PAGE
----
Japanese automaker Suzuki, which is still clinging to a tenuous affiliation with General Motors, has revved up its utility vehicle lineup for 2007, with three new and redesigned entries. At the top of the range is the 2007 XL7.
Built in Ontario on the same line as the Chevrolet Equinox, the '07 XL7 is essentially an all-new vehicle, having received a substantial ground-up overhaul for the new model year.
We tested an XL7 AWD with no options and a bottom line of $25,849.
HE: Wow! What a difference from the stodgy old XL7 that Suzuki was selling last year. This new model is strikingly modern and fresh. Love the headlamps, but the overall lines are really eye-catching, too.
SHE: Yuck! Bad taste -- sounds like yet another male fantasy clouding your perspective, as usual. I think the exterior shape is ugly and I actually miss the boxy, familiar lines of the outgoing XL7. The new one is trying to look like a sleek crossover along the lines of the Mazda CX-7, but it doesn't pull it off. I wasn't terribly impressed with the cabin of the XL7 either. I felt like it was a bargain-basement model, from the time I slid behind the wheel and pulled down the visor. It looked and felt cheap -- not at all what I'd expect from a vehicle priced in the mid-20s.
HE: I think you're forgetting what's out there in the crossover segment and some of the prices being charged by the competition. The XL7 that we drove was loaded with equipment and also seats seven. The Suzuki, as part of its $25,849 sticker, comes with standard stability and traction control, antilock brakes and side curtain air bags.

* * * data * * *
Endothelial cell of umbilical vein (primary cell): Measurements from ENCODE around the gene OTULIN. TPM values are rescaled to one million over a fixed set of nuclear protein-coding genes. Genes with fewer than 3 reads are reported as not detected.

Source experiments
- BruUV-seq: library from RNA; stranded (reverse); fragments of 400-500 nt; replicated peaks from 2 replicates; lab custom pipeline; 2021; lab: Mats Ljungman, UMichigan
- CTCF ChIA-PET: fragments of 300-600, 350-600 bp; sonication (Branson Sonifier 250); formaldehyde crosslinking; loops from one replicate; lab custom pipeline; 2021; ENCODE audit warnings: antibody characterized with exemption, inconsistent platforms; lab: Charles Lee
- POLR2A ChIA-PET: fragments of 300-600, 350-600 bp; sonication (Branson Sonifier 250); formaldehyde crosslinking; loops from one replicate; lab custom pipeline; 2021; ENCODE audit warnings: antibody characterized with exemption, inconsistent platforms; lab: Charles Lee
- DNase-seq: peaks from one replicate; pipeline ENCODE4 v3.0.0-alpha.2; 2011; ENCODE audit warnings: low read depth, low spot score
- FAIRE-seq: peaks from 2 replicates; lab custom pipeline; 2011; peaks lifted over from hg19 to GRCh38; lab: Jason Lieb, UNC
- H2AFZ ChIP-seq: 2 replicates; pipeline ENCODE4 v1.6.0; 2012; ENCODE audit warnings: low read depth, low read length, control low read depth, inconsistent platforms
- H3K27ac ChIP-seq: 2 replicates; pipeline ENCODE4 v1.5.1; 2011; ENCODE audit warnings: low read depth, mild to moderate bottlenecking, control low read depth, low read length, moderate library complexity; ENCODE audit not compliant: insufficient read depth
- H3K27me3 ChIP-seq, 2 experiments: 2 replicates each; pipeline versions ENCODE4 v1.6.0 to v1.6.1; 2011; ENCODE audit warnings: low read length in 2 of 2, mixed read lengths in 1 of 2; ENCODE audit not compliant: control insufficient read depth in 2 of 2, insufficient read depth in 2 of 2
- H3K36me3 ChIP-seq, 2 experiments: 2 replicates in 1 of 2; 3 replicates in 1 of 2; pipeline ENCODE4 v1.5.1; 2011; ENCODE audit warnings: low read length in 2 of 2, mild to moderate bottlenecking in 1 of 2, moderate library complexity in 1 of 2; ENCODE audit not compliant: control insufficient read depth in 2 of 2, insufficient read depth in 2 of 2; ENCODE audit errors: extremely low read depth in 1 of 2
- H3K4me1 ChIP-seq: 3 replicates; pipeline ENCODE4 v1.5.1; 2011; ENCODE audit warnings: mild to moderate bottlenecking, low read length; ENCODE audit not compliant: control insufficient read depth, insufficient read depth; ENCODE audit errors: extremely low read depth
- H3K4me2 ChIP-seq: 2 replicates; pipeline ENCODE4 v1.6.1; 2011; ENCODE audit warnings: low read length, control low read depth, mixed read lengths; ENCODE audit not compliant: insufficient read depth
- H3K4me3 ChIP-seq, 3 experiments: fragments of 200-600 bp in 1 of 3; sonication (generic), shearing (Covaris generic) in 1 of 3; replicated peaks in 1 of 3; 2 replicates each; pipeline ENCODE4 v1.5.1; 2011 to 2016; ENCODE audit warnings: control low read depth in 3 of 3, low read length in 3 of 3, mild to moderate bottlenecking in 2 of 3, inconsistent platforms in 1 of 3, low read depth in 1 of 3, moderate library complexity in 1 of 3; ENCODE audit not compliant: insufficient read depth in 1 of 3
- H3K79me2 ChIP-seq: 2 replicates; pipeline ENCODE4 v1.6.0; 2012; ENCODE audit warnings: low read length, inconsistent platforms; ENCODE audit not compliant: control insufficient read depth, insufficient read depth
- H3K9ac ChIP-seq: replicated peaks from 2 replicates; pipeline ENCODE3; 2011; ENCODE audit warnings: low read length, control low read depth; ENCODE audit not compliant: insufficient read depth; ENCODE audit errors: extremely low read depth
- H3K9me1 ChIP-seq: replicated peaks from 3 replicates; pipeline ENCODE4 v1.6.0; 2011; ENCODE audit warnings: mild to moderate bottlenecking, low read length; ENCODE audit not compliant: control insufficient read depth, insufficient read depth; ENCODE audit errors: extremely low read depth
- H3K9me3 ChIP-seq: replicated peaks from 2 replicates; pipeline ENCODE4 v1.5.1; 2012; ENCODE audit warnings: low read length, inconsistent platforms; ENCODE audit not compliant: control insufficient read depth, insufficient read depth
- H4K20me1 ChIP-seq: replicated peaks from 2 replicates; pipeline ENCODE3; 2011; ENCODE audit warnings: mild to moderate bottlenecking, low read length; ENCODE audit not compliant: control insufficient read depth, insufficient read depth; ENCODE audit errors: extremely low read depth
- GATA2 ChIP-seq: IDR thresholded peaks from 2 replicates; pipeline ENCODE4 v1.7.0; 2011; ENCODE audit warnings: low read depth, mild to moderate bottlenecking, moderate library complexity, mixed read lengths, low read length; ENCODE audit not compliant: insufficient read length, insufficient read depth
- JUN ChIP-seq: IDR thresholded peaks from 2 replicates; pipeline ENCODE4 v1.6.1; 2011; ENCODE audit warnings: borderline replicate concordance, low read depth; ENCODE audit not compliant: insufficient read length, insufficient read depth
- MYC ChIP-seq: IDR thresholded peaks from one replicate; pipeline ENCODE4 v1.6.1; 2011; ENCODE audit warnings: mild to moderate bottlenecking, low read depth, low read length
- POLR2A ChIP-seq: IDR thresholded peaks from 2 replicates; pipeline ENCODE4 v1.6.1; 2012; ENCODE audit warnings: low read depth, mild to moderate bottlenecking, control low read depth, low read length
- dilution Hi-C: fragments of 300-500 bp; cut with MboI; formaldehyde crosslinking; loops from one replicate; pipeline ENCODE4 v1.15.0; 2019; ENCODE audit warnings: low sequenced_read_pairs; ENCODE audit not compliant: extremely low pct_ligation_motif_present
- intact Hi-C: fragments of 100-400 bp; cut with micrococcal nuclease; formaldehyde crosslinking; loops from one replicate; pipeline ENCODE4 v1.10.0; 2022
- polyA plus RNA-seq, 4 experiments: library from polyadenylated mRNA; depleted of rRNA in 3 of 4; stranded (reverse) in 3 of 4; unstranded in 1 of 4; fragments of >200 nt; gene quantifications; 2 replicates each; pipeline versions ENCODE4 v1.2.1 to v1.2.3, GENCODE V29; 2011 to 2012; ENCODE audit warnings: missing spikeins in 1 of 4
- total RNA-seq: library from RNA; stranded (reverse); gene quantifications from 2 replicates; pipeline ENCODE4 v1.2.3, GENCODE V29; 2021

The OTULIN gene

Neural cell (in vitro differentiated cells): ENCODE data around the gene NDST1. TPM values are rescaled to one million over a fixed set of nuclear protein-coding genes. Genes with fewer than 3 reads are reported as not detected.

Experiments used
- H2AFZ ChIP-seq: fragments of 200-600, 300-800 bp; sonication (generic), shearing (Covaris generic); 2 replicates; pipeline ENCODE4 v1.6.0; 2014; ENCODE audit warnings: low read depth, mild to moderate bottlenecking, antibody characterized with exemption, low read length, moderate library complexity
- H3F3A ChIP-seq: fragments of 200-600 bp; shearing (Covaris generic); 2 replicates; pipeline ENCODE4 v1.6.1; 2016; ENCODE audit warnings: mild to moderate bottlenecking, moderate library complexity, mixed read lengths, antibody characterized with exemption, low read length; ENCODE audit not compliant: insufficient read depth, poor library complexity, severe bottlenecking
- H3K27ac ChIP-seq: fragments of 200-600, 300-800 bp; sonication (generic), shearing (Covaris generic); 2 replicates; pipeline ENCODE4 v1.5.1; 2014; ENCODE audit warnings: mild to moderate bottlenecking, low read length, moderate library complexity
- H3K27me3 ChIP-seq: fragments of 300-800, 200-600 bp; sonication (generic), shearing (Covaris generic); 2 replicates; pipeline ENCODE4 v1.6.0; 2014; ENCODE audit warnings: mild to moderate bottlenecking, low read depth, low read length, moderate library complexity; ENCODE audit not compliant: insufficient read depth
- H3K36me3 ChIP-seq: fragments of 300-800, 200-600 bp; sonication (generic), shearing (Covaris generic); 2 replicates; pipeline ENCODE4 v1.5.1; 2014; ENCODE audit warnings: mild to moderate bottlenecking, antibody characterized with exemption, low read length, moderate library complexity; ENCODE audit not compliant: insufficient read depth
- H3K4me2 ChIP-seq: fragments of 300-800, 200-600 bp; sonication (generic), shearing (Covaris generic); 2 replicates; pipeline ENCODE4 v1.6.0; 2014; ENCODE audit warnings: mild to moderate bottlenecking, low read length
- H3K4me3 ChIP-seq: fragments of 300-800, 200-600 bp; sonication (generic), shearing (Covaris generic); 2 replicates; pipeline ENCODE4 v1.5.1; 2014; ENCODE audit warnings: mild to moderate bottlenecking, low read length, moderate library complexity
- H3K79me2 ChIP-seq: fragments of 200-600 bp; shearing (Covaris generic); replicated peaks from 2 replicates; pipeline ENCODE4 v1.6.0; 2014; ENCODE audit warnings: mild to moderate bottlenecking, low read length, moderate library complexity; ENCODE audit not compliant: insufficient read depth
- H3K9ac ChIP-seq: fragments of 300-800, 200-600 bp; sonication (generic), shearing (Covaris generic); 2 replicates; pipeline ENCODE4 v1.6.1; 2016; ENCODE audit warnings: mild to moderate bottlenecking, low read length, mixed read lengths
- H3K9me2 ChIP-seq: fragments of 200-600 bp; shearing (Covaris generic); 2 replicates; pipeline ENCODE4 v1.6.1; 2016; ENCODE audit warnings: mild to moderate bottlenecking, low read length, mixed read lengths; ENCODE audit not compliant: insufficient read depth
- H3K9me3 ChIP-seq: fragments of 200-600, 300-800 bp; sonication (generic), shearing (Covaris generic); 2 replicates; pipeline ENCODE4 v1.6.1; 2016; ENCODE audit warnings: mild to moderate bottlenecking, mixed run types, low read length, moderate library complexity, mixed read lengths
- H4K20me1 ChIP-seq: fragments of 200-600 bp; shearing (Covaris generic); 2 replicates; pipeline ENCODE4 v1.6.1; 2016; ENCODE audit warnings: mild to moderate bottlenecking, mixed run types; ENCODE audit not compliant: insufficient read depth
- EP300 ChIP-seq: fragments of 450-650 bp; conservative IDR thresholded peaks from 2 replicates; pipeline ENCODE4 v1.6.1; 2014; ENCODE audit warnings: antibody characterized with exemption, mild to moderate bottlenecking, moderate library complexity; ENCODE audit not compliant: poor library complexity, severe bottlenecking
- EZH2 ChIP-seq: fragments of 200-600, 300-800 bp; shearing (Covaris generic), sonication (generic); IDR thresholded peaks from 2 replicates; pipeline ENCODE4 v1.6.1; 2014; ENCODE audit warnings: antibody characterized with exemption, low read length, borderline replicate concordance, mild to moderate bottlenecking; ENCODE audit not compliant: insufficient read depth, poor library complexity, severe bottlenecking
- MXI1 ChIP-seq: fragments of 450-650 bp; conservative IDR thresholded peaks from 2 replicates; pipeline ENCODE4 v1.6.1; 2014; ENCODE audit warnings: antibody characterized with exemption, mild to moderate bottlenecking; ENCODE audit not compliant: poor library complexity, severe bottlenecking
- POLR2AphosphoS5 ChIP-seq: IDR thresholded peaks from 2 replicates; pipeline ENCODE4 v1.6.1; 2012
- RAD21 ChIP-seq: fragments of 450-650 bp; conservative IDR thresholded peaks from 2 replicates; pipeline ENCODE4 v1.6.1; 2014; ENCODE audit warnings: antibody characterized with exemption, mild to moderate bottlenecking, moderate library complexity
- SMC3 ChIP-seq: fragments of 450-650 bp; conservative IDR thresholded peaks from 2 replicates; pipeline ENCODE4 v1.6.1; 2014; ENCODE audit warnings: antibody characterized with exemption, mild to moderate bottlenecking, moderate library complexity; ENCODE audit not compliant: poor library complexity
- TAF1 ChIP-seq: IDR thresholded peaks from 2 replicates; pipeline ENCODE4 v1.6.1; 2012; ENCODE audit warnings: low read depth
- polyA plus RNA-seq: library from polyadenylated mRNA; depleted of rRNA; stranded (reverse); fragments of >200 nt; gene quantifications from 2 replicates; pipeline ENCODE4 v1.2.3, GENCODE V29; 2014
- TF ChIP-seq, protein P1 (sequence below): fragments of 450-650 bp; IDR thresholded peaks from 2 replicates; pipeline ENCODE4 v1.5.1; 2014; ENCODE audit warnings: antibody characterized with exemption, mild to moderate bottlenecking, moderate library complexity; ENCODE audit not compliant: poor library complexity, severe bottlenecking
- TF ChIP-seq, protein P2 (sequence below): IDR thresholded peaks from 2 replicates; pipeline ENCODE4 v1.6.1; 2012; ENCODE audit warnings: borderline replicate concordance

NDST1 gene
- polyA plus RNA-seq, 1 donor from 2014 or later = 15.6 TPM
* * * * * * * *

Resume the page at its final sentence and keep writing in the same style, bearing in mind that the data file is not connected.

SHE: I'm sorry, but I had lots of issues with the XL7. On the inside, I was put off by the location of the power window switches on the center console -- not intuitive at all. And passengers in the second and third rows get short shrift, in terms of amenities. I did like the fact that the third row has split folding seats, and there is a clever underfloor storage bin.
HE: The driving dynamics are dramatically improved from last year, in just about every sense. The switch to a new chassis means ride comfort is greatly enhanced; that was a real sore spot with the old XL7, which had a rough and bouncy ride. And there's a terrific 3.6-liter V-6 that makes 252 horsepower and is mated to a five-speed automatic. On the down side, the EPA fuel-economy figures aren't much to brag about -- 17 miles per gallon in city driving and 23 on the highway. We barely averaged 20 during our test drive.
SHE: I was not nearly as thrilled as you were by the driving experience. I noticed lots of wind and tire noise on the highway, and in mall parking lots, it was a real problem to park. Suzuki needs to do something about that steering and turning circle.
HE: I did have some issues with the steering, too. It feels sloppy and vague at higher speeds, and doesn't want to respond crisply to driver inputs. It doesn't exactly inspire confidence.
SHE: One area that does, however, is customer care. I noticed that Suzuki is offering very generous roadside assistance and warranty packages, among the best in the industry.
HE: Considering the price, the performance, the level of standard equipment and the customer-friendly extras, I'd say the new XL7 should at least be on your crossover shopping list.
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